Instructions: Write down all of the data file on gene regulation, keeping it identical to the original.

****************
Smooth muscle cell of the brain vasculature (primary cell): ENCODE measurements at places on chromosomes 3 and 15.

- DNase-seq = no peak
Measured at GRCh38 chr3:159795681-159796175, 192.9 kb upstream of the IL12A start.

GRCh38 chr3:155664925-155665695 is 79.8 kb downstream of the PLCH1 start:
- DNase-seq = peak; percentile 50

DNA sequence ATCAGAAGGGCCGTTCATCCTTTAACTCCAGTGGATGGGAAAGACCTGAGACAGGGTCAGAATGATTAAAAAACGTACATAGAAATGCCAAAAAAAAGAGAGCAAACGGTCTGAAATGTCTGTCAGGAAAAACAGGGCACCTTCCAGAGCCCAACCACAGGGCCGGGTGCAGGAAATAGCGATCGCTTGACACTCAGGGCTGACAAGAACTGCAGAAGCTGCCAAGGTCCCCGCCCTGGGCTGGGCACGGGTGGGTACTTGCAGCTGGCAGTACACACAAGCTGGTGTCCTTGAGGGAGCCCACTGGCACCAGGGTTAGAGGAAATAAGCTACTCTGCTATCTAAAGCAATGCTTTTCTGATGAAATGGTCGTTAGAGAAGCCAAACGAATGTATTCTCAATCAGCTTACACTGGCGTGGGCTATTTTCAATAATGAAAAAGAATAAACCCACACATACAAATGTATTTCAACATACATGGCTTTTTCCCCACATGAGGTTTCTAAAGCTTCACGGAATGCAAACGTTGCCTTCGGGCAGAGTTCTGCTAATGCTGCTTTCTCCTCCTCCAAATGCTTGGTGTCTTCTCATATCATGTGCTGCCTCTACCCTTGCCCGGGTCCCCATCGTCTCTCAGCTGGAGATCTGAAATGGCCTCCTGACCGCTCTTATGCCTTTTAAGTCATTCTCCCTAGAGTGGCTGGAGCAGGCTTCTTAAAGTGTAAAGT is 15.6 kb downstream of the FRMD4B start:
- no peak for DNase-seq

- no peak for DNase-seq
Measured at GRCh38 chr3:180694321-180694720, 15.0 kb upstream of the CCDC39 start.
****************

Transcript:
Smooth muscle cell of the brain vasculature (primary cell): ENCODE measurements at places on chromosomes 3 and 15.

- DNase-seq = no peak
Measured at GRCh38 chr3:159795681-159796175, 192.9 kb upstream of the IL12A start.

GRCh38 chr3:155664925-155665695 is 79.8 kb downstream of the PLCH1 start:
- DNase-seq = peak; percentile 50

DNA sequence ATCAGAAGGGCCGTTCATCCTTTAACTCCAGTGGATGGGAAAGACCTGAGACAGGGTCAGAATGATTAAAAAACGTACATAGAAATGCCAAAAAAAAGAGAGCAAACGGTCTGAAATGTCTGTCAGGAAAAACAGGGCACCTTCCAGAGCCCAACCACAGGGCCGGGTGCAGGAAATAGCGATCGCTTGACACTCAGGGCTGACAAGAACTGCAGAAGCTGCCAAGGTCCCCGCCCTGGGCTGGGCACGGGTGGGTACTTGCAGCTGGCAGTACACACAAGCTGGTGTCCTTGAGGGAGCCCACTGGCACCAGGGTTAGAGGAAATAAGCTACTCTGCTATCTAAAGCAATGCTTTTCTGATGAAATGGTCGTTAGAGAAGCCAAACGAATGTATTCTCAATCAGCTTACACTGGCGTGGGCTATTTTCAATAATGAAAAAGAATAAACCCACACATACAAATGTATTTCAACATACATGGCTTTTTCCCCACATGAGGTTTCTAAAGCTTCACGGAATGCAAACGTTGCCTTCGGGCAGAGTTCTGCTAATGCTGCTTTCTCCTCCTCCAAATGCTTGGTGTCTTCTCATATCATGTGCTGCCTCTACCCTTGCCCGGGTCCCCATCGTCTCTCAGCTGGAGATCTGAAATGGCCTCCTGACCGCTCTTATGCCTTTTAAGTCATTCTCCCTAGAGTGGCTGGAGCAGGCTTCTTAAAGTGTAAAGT is 15.6 kb downstream of the FRMD4B start:
- no peak for DNase-seq

- no peak for DNase-seq
Measured at GRCh38 chr3:180694321-180694720, 15.0 kb upstream of the CCDC39 start.